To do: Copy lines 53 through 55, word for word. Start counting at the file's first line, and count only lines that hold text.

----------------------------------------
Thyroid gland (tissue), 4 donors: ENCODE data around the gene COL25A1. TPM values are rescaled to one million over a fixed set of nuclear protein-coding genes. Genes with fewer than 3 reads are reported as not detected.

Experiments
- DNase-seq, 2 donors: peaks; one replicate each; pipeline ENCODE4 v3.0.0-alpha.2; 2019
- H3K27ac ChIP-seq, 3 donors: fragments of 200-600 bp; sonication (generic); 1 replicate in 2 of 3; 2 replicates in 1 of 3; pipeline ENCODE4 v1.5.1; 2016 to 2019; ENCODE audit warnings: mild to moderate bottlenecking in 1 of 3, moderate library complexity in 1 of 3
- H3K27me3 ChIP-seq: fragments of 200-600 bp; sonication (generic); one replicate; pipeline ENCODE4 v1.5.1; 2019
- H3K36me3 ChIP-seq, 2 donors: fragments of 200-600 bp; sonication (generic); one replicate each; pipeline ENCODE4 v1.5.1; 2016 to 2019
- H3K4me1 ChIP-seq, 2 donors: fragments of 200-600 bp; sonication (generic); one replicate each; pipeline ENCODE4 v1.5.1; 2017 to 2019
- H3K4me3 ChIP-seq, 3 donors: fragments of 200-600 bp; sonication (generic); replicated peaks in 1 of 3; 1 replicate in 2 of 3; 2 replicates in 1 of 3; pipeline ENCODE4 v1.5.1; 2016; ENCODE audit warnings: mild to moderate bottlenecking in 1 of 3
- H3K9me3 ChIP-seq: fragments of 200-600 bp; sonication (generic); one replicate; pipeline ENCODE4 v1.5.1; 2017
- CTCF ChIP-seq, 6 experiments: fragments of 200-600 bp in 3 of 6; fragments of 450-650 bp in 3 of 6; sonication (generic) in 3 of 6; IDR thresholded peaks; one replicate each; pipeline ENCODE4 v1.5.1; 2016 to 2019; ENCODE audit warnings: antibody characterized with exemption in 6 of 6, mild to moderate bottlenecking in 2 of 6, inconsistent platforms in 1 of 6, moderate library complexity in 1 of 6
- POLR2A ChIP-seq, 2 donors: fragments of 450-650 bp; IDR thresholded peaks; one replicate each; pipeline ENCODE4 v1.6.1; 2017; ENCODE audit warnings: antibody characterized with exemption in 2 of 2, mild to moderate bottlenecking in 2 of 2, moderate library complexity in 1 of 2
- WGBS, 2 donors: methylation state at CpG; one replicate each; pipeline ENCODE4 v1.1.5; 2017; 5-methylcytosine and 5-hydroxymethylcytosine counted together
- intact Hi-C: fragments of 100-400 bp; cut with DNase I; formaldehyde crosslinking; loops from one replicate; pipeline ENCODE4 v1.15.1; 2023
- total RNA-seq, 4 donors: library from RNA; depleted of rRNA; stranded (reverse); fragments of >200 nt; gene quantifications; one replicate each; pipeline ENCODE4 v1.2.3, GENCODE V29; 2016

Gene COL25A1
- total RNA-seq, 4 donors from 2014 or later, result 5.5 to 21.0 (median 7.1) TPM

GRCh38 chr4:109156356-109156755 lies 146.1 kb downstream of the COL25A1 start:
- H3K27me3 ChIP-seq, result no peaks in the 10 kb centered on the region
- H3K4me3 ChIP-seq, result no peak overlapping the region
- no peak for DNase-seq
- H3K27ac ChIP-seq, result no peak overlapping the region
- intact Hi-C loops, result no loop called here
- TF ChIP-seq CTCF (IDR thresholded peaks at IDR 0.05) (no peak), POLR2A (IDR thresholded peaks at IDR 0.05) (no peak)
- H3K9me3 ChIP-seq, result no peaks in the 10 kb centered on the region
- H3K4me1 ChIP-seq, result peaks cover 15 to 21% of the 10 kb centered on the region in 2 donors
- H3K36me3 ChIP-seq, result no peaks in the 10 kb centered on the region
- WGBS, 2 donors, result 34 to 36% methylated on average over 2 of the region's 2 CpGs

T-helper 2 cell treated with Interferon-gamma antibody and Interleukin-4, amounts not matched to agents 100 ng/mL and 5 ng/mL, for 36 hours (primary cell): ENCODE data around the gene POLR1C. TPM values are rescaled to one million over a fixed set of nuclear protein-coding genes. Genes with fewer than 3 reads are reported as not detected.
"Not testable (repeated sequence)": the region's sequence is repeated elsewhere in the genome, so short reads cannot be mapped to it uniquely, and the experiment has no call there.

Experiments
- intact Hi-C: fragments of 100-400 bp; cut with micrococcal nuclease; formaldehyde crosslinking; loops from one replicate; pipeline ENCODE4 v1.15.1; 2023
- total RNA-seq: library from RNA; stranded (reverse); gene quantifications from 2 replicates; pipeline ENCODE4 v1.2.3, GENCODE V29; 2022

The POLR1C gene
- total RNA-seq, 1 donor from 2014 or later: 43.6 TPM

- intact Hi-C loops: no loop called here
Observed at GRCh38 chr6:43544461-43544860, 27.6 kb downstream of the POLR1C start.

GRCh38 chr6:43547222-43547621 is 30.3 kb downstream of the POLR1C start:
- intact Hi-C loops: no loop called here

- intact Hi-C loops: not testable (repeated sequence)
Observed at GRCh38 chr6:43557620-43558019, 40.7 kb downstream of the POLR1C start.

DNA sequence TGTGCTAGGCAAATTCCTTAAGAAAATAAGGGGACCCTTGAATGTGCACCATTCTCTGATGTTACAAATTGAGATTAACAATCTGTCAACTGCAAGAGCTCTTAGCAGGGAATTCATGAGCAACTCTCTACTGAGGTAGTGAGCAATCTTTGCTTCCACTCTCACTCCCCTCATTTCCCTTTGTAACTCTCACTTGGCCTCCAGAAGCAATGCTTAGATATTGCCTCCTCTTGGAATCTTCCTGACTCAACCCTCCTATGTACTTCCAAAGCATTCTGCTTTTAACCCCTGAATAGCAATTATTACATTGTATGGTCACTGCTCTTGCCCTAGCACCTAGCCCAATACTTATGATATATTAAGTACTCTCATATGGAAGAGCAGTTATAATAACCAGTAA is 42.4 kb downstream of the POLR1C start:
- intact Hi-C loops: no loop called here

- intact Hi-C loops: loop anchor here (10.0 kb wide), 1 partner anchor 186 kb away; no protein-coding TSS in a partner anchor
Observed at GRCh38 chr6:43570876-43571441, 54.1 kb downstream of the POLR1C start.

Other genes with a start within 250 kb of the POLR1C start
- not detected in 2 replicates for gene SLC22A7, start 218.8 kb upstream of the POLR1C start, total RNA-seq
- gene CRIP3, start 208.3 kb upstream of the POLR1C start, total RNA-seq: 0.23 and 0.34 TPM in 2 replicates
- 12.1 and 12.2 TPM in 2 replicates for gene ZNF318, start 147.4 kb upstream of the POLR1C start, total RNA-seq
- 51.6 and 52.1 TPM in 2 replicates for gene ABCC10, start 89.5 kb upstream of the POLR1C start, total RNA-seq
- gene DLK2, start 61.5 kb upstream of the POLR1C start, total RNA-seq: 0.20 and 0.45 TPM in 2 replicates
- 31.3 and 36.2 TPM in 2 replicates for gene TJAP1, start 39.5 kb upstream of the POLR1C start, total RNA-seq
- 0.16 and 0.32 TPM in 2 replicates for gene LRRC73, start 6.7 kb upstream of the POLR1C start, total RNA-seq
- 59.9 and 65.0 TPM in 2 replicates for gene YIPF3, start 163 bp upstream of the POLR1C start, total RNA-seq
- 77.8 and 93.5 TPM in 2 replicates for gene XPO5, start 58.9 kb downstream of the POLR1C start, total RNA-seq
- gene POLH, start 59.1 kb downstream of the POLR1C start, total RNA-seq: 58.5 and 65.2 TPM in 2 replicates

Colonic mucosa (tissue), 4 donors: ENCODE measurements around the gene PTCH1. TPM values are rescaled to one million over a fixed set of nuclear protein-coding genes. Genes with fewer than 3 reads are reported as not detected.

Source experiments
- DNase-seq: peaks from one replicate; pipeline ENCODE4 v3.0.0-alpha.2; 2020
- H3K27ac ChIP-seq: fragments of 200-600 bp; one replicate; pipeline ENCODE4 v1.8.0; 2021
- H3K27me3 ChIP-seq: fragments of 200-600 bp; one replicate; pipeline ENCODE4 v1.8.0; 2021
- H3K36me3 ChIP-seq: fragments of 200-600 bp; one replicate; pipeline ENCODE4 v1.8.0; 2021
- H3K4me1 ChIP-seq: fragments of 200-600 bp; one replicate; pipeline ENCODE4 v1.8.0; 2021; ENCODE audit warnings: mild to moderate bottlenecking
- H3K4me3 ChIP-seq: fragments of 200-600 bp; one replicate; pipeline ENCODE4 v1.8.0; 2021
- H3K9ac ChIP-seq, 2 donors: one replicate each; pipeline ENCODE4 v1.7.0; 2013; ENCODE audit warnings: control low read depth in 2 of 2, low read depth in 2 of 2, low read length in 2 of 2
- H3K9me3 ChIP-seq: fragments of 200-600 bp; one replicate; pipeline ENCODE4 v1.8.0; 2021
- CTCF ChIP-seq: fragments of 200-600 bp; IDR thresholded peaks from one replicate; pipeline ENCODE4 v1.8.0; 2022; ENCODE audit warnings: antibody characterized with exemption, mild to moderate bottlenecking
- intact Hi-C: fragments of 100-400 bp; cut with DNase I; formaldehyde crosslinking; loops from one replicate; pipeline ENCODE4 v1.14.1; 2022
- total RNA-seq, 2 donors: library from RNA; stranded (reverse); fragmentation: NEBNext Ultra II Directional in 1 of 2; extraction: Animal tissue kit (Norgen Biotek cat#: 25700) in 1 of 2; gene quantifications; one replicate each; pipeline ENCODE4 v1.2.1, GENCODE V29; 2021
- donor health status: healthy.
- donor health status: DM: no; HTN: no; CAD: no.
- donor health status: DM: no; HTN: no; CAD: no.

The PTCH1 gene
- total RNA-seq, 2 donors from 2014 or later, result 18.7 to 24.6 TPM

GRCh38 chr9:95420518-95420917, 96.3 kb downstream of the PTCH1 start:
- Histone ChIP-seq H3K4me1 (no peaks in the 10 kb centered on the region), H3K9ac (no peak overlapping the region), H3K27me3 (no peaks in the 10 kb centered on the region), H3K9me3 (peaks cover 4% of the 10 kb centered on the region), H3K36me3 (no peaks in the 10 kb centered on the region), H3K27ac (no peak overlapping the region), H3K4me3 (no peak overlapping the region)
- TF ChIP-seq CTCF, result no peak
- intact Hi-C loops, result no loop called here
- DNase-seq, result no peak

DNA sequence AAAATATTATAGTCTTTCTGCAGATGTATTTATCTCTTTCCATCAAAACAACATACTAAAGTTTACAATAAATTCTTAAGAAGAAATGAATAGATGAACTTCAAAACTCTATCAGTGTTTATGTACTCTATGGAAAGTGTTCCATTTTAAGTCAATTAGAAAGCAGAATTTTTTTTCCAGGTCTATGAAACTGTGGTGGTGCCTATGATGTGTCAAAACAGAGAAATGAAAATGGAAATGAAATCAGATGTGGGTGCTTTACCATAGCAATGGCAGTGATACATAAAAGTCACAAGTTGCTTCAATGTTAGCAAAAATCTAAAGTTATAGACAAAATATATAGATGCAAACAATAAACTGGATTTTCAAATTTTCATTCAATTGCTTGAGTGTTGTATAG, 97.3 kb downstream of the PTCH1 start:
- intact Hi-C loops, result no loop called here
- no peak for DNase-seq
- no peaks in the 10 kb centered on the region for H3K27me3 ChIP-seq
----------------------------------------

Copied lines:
- 59.9 and 65.0 TPM in 2 replicates for gene YIPF3, start 163 bp upstream of the POLR1C start, total RNA-seq
- 77.8 and 93.5 TPM in 2 replicates for gene XPO5, start 58.9 kb downstream of the POLR1C start, total RNA-seq
- gene POLH, start 59.1 kb downstream of the POLR1C start, total RNA-seq: 58.5 and 65.2 TPM in 2 replicates